How do I prioritize problems in business
Prioritizing and selecting ideas
As a product owner or manager, you are usually responsible for a long list of ideas and requirements. In order to use it sensibly and to develop good products, you have to know how to prioritize good ideas.
Successful and good products meet several criteria, each to a different degree. A helpful method to get clear about this positioning is a matrix that uses the dimensions "customer problem", "product", business model "and describes products with these dimensions:
- Customer problem: A good product concentrates on "the important" customer concerns - but what are these?
- product: The product should meet the requirements as well as possible, on the other hand, cost reasons often indicate that the product “cannot / should not be able to do everything” - what is useful then?
- Business model: Products have to generate money, i.e. in addition to the customer problem and the product, the question of what customers (want to) pay for how much and what the product features then cost must be answered.
Usually you have to decide how to design the product features in this area of tension. A good tool to make these dimensions visible are "Canvasse".
With the help of a canvas, you can organize your ideas in a targeted and structured manner. Here I just want to briefly outline these tools. In the appendix you will find references to articles and sources on the Internet that go further in depth.
A problem canvas, for example, is used to describe the customer problem and provides the following framework for this:
- Customer: Describe the customers and customer groups for whom the problem is relevant. Also remember to differentiate between individual roles (customer sales representative, customer craftsman, etc.).
- Problem: Describe the problem for each customer and for the group as a whole.
- Scenario: When and where does the problem arise?
- Solutions and alternatives: How could the problems be solved from the customer's point of view?
- Criteria for success: What has to happen for customers to consider a problem solution to be sensible - which criteria are relevant?
- Price and information about costs, etc., which allow you to draw conclusions about the price that a solution should have.
When you have developed one or more problem, product and business model canvasses, you should be clear about the dimensions in which your product operates and you should have a basis for evaluating the individual product characteristics before implementing them.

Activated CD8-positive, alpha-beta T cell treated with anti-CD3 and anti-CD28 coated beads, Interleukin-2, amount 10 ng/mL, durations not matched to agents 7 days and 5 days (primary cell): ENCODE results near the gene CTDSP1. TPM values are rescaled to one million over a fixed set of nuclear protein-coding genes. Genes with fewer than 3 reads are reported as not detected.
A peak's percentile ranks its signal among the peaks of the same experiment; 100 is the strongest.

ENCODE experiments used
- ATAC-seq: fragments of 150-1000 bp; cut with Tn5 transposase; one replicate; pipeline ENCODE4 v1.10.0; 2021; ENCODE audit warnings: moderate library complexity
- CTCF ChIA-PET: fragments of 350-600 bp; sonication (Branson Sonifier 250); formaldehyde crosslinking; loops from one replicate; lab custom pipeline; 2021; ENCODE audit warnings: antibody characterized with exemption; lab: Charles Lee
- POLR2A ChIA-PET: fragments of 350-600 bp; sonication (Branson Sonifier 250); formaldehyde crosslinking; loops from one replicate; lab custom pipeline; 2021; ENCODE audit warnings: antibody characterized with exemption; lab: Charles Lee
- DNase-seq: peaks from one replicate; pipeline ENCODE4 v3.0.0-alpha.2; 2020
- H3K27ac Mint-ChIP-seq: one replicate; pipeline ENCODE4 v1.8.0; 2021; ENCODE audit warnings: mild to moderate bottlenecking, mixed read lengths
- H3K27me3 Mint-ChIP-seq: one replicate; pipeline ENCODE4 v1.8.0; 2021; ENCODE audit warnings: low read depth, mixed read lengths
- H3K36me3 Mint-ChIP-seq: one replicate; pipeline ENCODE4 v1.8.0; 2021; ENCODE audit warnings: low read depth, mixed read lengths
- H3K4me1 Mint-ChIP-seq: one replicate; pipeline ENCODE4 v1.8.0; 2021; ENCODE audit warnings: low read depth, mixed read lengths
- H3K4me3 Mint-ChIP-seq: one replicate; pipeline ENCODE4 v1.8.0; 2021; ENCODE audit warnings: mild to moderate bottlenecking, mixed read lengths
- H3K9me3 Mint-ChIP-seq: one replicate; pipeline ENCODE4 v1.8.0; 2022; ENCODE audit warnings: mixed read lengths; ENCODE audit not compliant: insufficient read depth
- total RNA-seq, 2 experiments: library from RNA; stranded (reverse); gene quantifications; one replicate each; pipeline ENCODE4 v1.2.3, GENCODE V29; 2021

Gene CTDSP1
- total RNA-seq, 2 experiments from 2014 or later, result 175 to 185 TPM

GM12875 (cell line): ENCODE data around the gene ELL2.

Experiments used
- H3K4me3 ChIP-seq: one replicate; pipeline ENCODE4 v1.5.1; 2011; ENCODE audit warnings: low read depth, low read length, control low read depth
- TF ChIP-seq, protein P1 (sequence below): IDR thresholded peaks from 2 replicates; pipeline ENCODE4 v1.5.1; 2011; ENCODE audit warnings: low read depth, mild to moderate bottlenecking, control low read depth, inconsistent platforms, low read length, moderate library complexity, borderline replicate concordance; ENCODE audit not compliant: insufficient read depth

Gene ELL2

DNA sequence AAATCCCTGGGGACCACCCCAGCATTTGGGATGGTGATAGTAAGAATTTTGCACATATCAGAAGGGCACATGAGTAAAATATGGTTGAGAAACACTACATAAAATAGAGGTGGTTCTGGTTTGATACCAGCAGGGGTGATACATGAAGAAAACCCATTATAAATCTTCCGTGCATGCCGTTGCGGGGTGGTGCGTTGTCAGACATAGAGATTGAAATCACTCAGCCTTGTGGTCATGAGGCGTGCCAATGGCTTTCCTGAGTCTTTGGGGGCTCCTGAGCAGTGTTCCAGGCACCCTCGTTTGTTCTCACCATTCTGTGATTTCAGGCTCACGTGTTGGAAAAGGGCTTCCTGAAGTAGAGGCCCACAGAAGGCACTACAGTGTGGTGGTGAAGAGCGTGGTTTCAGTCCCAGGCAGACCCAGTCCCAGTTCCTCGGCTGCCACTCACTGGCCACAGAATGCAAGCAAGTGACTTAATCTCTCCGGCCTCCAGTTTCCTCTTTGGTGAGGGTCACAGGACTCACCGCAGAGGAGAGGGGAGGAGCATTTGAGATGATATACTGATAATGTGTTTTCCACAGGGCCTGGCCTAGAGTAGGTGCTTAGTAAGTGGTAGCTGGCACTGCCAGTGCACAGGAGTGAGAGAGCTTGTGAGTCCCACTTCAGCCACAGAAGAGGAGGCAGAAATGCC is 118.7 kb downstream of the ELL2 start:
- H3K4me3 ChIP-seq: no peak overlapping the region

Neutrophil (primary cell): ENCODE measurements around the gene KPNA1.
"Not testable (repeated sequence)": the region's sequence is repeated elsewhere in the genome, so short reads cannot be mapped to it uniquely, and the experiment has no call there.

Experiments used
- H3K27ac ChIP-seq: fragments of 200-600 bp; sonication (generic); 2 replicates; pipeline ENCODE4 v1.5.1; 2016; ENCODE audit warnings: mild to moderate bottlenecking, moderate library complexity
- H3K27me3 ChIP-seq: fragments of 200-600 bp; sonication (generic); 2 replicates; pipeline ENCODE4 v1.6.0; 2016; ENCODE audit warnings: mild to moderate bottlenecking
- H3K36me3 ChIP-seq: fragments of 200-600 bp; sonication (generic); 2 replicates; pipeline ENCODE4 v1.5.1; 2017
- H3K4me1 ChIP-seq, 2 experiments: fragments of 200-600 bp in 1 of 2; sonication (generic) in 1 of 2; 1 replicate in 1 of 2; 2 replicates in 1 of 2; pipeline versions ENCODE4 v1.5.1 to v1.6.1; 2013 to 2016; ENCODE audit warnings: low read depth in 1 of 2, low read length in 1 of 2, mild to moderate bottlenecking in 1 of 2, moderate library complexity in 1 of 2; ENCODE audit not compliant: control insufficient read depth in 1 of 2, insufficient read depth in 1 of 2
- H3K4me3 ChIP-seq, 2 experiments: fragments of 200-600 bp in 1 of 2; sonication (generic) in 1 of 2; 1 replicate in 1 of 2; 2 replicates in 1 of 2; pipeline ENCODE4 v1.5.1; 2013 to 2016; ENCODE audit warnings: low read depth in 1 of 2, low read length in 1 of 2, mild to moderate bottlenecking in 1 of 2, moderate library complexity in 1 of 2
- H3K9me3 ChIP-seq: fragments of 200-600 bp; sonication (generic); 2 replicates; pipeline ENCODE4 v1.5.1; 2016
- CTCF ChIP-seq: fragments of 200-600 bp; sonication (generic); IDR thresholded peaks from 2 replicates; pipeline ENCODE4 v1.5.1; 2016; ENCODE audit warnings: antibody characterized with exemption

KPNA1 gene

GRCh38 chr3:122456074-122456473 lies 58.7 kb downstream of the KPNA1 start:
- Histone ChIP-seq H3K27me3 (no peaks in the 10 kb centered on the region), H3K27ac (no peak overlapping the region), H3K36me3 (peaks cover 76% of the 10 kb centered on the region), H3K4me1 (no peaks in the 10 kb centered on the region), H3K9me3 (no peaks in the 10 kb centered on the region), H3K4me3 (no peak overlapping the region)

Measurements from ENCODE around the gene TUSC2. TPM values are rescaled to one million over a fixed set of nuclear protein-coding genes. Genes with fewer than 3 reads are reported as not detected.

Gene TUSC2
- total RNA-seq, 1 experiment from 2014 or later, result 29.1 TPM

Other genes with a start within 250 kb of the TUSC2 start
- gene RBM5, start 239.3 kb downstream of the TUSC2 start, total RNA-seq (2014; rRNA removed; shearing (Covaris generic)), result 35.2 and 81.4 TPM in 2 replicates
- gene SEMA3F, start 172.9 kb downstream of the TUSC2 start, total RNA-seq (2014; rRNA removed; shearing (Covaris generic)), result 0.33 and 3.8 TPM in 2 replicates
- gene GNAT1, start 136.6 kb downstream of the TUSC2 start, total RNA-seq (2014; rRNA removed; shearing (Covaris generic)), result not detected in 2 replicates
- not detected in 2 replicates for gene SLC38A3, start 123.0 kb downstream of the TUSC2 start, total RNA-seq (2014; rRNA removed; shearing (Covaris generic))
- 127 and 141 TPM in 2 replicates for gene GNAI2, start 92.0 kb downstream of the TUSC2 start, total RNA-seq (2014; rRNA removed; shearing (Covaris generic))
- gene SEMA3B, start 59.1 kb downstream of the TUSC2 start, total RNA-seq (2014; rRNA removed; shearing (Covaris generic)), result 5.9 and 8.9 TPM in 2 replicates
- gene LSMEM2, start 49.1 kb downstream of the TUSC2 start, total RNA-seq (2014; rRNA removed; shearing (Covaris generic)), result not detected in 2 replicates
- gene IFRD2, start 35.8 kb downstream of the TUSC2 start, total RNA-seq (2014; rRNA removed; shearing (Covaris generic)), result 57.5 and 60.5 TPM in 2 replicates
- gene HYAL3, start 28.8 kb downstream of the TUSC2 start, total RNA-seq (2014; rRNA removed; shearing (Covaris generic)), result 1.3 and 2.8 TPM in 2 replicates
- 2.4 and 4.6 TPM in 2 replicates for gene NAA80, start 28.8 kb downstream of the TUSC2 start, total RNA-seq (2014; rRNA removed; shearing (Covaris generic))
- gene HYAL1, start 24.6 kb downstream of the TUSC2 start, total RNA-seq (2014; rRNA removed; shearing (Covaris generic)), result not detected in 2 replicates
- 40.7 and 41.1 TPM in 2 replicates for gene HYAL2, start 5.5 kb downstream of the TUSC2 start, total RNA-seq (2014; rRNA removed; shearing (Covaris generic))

Evaluation procedures help you to evaluate your ideas in a structured way and to weigh them against each other. There are different methods and approaches.
- The Kano Model helps you to understand which requirements are basic requirements, which performance features are expected, and which features are there to inspire the customer.
- Prioritization matrix: Here you list the ideas and requirements on one axis and the individual assessment criteria on the other axis. You alone or in a team evaluate the individual cells, for example by distributing adhesive dots, or by using hard evaluation criteria and measuring. The ideas that end up with a particularly high total score are usually the best ideas.
- With the help of Cost / value matrix you can sort products into quadrants to better understand the dimensions. On one axis you enter criteria such as development costs and risks, and on the other axis criteria such as the added value for customers. You can then use this matrix to find out where, for example, the characteristic is risky, but still hardly adds any value, i.e. what you can omit.
After you have positioned your product in the dimensions "customer problem", "product", business model ", you have used various Canvasse to describe the individual product features and criteria.
Finally, you have evaluated the individual ideas and requirements, e.g. using a prioritization matrix. You should therefore have all the information you need at this point to select your portfolio and plan the next implementation steps.
The original of this article is on → The product manager published (©Andreas Rudolph). Follow-up articles on the topic are available from the (→Mailing list), or by pressing →follow me on twitter.
In the online version of the article you will find the promised links here:
This entry was posted on Monday, May 28th, 2018 at 7:54 pm. It is filed under Agile & Scrum, Topic of the Day and tagged with Requirements, Examples, Development, Role of PM, Rollin, SCRUM. You can follow any responses to this entry through the RSS 2.0 feed.
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